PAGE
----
I love to periodically search for uncommon tools on days I don’t want to be working in the studio. This is a scavenger hunt of sorts. Go around your house–the medicine cabinet, basement, attic, backyard, etc, and try to find things that could be used to paint with, or could be added into your paint. An example might be that you find a house painting roller in the basement, or some gauze that could be collaged into your painting. Or you might find old photos or papers that might be an inspiration.
Keep an open mind as you do this scavenger hunt, and remember that acrylic dries to a plastic and can encase things quite well. Small to medium sized objects such as coins can be embedded into paint, but if your object is larger or heavier, then use Golden Molding Paste or another heavy bodied medium that can stand up to substantial objects.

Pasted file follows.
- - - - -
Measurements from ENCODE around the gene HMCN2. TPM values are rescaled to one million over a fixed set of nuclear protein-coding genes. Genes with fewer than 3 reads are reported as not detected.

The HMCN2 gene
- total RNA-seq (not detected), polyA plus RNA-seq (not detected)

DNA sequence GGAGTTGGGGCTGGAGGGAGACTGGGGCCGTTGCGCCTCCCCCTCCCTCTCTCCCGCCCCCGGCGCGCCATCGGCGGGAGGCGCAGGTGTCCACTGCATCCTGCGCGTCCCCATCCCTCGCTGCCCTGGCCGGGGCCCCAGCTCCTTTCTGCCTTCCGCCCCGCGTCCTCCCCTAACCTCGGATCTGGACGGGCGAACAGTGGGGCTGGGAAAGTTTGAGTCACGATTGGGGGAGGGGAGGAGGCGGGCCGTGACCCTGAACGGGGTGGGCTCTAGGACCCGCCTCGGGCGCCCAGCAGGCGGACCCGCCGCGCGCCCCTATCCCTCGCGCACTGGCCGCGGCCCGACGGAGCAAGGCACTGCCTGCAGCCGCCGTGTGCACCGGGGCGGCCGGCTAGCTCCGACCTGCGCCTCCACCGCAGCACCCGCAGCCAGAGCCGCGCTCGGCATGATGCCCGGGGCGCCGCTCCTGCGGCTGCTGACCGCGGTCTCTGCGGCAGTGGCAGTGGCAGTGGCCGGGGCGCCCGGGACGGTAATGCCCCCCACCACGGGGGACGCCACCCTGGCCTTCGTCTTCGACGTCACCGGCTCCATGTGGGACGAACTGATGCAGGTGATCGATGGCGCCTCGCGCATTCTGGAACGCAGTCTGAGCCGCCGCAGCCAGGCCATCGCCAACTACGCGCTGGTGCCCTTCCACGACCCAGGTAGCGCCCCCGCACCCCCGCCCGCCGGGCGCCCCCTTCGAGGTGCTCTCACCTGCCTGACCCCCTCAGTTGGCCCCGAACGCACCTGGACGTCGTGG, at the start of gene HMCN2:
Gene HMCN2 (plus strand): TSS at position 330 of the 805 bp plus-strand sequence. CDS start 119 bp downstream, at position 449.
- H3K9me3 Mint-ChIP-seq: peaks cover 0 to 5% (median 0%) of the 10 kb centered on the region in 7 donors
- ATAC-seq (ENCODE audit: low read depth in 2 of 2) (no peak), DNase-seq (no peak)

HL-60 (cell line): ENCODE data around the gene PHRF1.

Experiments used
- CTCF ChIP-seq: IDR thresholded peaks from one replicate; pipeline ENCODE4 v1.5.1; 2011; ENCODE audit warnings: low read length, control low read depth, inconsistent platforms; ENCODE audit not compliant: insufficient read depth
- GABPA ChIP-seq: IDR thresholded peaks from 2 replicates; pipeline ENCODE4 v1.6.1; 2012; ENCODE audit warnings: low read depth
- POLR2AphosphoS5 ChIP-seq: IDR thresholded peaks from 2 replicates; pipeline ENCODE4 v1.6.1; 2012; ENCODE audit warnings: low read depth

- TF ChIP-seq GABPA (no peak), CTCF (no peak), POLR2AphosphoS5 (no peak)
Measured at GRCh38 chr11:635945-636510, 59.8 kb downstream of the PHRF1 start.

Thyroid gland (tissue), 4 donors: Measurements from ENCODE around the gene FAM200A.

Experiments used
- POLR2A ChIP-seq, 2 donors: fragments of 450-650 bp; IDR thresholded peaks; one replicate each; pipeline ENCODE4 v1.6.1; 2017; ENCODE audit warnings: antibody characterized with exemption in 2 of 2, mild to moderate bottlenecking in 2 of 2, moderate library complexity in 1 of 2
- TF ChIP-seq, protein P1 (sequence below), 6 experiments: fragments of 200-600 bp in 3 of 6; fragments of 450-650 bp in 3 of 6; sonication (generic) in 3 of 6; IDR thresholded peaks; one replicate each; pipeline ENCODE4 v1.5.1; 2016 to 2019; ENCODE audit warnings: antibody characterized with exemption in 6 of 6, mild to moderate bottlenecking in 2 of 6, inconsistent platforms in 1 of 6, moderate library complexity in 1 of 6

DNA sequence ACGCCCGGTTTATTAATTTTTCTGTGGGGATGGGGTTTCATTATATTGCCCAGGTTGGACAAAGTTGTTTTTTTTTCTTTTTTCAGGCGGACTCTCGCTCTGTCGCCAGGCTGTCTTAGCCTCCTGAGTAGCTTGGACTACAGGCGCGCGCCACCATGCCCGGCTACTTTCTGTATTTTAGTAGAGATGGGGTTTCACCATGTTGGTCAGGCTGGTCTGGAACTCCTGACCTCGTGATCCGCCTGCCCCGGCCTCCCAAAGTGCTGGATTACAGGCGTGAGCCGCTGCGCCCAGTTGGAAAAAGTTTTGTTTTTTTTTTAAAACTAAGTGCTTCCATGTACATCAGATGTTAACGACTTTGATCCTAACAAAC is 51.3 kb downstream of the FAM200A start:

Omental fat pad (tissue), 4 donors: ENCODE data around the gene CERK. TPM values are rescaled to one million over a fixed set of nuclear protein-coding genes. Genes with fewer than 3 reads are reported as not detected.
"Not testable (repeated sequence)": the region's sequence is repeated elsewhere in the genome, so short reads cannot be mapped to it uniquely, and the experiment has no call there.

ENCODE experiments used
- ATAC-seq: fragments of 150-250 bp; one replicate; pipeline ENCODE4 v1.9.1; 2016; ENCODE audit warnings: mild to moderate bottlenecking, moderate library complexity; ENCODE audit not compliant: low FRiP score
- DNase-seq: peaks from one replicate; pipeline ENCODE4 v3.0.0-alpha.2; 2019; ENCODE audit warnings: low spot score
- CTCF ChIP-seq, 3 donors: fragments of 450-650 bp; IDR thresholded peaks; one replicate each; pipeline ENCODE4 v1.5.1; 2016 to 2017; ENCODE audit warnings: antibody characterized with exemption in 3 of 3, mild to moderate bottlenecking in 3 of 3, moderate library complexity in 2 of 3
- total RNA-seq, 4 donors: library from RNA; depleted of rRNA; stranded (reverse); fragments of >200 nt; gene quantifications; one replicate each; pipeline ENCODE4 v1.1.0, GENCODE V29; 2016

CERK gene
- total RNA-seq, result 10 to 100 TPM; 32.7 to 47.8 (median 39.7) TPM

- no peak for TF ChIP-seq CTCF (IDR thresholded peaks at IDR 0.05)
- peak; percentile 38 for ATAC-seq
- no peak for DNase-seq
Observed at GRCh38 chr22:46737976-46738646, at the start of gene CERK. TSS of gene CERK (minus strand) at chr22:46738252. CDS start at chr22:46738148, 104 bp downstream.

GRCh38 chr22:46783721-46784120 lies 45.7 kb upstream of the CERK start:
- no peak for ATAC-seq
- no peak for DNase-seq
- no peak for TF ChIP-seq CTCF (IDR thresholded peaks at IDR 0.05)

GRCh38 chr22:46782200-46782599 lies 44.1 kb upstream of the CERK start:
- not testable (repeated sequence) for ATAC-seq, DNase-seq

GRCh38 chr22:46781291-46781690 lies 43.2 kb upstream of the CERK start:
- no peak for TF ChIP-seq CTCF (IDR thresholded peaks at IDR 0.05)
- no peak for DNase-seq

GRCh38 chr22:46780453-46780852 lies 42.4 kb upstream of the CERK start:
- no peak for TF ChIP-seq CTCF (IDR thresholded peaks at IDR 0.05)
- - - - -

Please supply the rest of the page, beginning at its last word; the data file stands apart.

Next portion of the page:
Another thing to do if you don’t feel like painting is to take stock of your paintings. If you have a lot of paintings lying around, it might be time to take stock. Try to determine which ones are totally finished, and get those hanging on the wall or give them as gifts. If you have many finished paintings that are just sitting around, I might question whether they are actually done.
I have a few paintings that are “finished,” but I don’t LOVE them. Sometimes they sit around for months because I’m worried about painting over them. However, in my heart I know they aren’t great paintings, which means I should just go ahead and work over them.
Should You Paint Over Old Paintings?
It’s not a bad idea to wait before painting over pieces that you think are finished. About fifteen years ago I painted over a piece that was already published on my website, and a potential collector reached out to buy it! That was frustrating, but I didn’t love the painting and probably wouldn’t have been thrilled to have it out in the world. This has never happened since, by the way. However, this was a good lesson in being careful about painting over finished paintings, and to this day, I am more mindful about this.